At the 6th International Land and Naval Systems Exhibition, also called DEFEXPO India 2012, held at Pragati Maidan in New Delhi from March 29 to April 1, Tata Motors displayed the scaled models of its concept futuristic infantry combat vehicle (FICV), including the turret. In addition, the proposed layout of the production facility was also displayed. Tata Motors is one of the four Indian companies which has been issued the Expression of Interest (EoI) by the Indian Army for the FICV, a ‘Make Indian’ project. The company has accordingly responded to the EoI based on indigenous design and development in association with key technology partners, and submitted its response in October 2010.
Two short-listed companies were to make an FICV prototype, and after field trials of the prototype, the winning company would produce up to 2,600 FICVs. After nearly two years of discussions, no final decision was made about which companies would participate. The Defense Ministry had selected state-owned Bharat Earth Movers and a consortium of Larsen & Toubro, Mahindra Defense and Tata Power, but former Indian Army chief general, V.K. Singh, questioned the ability of the Indian companies to take on such a big project.
In December 2012 Russia offered to transfer BMP-3 combat vehicle technology to India if India cancelled its project, as India's its homemade Futuristic Infantry Combat Vehicle (FICV) can be commissioned no earlier than in ten years’ time. Russia offers India to buy BMP-3 infantry fighting vehicles instead of further implementation of its stalled project for the development of such a vehicle. The Indian Defence Ministry wanted to produce the BMP-3 under the license since this has a great sense because India would be able to start producing a similar vehicle no earlier than ten years. Russia offers India to buy BMP-3 infantry fighting vehicles instead of further implementation of its stalled project for the development of such a vehicle. The Indian Defence Ministry wanted to produce the BMP-3 under the license since this has a great sense because India will be able to start producing a similar vehicle no earlier than ten years.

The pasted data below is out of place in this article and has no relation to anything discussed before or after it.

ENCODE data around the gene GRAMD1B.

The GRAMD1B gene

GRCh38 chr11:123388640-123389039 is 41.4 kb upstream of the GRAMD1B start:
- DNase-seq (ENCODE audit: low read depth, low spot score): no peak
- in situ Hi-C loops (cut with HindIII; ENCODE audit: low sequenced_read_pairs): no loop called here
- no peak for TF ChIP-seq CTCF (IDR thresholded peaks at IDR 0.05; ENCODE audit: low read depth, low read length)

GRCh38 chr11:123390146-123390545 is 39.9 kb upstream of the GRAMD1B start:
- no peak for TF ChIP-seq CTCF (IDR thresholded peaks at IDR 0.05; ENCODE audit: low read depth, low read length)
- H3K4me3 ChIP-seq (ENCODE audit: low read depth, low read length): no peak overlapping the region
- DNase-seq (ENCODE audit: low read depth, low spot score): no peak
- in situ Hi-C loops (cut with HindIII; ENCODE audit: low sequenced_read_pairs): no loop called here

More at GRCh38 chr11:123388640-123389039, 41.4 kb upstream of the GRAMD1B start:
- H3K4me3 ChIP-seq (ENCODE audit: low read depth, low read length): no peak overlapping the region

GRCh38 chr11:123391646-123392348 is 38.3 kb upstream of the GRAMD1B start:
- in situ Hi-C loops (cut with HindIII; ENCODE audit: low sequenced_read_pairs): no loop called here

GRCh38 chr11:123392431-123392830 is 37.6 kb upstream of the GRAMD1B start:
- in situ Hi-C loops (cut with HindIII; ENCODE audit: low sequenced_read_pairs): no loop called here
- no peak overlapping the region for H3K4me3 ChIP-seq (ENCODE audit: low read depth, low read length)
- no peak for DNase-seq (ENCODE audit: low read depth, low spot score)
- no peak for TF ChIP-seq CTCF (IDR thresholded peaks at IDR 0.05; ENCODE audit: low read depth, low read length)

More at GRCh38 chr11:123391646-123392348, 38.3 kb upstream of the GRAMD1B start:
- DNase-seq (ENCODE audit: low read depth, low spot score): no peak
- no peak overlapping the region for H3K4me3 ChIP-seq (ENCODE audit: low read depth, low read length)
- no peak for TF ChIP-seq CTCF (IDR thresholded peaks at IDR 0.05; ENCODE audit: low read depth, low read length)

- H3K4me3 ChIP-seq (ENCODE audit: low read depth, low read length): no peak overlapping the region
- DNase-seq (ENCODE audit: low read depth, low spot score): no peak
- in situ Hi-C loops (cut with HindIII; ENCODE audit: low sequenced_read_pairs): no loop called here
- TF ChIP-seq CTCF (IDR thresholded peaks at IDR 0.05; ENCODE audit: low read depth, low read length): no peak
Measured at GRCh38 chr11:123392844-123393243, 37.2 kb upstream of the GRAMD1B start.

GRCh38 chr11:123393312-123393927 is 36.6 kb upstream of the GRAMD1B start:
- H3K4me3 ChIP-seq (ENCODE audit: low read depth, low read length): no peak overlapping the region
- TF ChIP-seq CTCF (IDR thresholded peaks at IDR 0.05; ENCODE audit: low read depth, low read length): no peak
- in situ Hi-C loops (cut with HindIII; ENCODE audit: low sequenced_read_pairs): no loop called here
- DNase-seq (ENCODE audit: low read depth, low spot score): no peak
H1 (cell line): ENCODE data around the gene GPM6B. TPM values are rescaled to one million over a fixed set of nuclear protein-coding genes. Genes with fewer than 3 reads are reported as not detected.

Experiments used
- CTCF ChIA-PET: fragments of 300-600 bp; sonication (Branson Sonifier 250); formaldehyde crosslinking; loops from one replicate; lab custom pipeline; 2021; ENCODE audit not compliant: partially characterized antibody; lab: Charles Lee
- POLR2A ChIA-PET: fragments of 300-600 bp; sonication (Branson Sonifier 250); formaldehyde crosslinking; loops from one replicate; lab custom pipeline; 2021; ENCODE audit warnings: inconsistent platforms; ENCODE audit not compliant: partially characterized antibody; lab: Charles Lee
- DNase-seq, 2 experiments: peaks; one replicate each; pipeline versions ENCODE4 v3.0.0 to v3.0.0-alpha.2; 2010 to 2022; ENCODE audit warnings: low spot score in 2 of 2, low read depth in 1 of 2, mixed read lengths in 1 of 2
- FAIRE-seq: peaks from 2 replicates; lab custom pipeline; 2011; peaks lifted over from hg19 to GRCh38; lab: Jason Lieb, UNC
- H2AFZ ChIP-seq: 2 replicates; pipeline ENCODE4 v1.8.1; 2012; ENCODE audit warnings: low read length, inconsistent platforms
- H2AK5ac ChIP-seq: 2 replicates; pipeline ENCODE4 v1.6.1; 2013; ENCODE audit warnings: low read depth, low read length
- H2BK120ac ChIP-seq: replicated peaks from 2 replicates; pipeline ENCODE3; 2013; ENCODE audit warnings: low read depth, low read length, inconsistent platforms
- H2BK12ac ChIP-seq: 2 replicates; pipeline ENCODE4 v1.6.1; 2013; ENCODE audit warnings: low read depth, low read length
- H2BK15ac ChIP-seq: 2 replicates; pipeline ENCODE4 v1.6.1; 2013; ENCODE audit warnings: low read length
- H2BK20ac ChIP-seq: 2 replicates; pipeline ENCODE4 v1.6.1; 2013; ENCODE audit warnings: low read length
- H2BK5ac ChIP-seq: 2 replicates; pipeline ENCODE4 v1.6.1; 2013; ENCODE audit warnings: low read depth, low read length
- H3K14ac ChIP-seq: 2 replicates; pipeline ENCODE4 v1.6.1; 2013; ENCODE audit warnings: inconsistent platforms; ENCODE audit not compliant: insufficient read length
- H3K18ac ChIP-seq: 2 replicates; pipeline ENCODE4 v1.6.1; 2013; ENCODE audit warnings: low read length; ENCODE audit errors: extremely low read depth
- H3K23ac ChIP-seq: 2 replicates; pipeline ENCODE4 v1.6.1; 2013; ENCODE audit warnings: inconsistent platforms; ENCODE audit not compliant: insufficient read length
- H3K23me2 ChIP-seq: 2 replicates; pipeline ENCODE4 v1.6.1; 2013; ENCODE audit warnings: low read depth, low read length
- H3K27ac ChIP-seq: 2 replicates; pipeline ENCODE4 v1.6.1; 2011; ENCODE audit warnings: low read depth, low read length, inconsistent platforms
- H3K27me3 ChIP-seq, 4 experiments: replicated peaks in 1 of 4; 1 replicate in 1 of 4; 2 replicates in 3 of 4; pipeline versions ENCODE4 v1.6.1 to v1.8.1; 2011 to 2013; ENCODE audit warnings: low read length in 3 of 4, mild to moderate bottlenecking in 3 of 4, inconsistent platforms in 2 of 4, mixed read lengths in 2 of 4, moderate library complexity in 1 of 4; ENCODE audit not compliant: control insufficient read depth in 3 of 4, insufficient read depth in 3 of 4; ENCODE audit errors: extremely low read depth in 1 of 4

By June 2013 it appeared that the $10 billion Futuristic Infantry Combat Vehicle (FICV) had been shelved, with the Indian Ministry of Defense instead accelerating the upgrade of its Russian-made BMP-2 infantry combat vehicles, and issuing tenders to buy 2,000 engines for the program. The Indian Army’s more than 1,500 BMP-2s would be upgraded at a cost of more than $1.2 billion over three to five years, under a program that received formal MoD clearance in May 2013. Though this move did not necessarily shut down the homegrown FICV project, it was less likely to come to fruition. The upgrade would improve observation and surveillance, night-fighting capability and fire control, and would provide an improved anti-tank guided missile system and 30mm automatic grenade launcher.
The tender for the purchase of 2,000 engines to power the upgraded BMP-2 was sent to domestic auto majors Mahindra & Mahindra, Tata Motors, Force Motors, Ashok Leyland, Maruti Udyog and Crompton Greaves, and to MTU of Germany, Thales of France and Rosoboronexport of Russia. The Army required engines able to generate 350 to 380 horsepower and are easy to maintain and operate in extreme weather conditions. The existing engine of the BMP-2 had 285 horsepower and is not suited for cross-country mobility. This tender purchase 2,000 engines for the upgrade was cancelled because none of the domestic vendors fulfilled the engine’s requirements. Now a global tender is likely to be issued for the engines.
India will not shelve its homegrown $10 billion Futuristic Infantry Combat Vehicle (FICV) program in favor of advanced Russian BMP-3 combat vehicles. The decision was conveyed to the Russian side at the 18 November 2013 meeting of the India-Russia Inter-Governmental Commission on Military Technical Cooperation held in Moscow.
India’s Mahindra Defence Systems tied up with BAE Systems, Larsen & Toubro was working on overseas tie ups, and Tata Motors was also working to connect with overseas companies after its tie up with Rheinmetall stalled following the blacklisting of the German company. State-owned Ordnance Factories Board was also in the race. The MoD will shortlist two competitors to develop their prototypes, which will be put to trial.
India cleared a bulk of defense projects worth $13 billion in a bid to boost the country's national defense preparedness, the Indian Defense Acquisition Council (DAC) said 25 October 2014. The DAC decided to buy 362 infantry fighting vehicles at a cost of 662 crore rupees.
A consortium of three defense companies, "Tata Motors", "Bharat Forge" and "General Dynamics Land Systems" will develop and manufacture an infantry fighting vehicle of the future. The customer is the defense department of India. The cost of the project is estimated at $ 10 billion. This was reported in March 2016. Development and production will take place on the territory of the Indian state. At the same time, the share of foreign developments will not exceed 30%. It is assumed that the final product will be compact, light and transportable through the air. The car will be able to overcome water obstacles and carry up to 8 people in the landing. As weapons it is planned to use long-range anti-tank missiles. The new BMP will be designed to replace more than 2,000 infantry combat vehicles of Soviet and Russian production that are in service with this country.